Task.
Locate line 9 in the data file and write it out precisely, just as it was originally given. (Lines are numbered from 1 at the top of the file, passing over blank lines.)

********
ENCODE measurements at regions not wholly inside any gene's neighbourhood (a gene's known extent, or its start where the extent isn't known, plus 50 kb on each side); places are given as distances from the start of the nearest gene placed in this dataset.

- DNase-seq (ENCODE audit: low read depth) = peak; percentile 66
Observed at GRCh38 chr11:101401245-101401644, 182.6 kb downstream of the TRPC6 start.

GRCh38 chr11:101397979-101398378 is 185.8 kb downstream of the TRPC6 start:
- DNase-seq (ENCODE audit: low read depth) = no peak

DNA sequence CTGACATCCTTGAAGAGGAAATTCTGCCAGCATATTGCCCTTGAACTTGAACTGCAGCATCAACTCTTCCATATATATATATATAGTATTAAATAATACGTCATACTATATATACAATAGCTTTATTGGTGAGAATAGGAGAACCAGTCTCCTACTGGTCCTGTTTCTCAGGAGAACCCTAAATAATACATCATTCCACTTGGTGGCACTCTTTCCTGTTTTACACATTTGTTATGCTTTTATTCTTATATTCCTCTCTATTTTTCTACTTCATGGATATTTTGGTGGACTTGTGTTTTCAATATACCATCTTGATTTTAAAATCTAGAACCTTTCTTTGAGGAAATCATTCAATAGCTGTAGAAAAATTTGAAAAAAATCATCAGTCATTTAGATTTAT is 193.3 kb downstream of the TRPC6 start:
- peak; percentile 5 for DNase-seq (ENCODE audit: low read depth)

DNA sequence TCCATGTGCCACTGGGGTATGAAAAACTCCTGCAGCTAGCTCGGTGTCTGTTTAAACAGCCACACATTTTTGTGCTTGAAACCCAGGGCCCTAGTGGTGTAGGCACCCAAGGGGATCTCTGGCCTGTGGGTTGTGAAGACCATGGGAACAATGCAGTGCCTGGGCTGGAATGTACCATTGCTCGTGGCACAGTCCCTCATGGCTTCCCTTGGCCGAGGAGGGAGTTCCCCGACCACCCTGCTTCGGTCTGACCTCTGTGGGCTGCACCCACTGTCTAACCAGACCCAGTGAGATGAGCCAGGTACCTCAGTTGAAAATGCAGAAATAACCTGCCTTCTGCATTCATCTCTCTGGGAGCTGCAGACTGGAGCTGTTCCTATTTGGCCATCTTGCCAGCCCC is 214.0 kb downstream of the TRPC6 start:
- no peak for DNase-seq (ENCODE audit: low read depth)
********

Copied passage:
- no peak for DNase-seq (ENCODE audit: low read depth)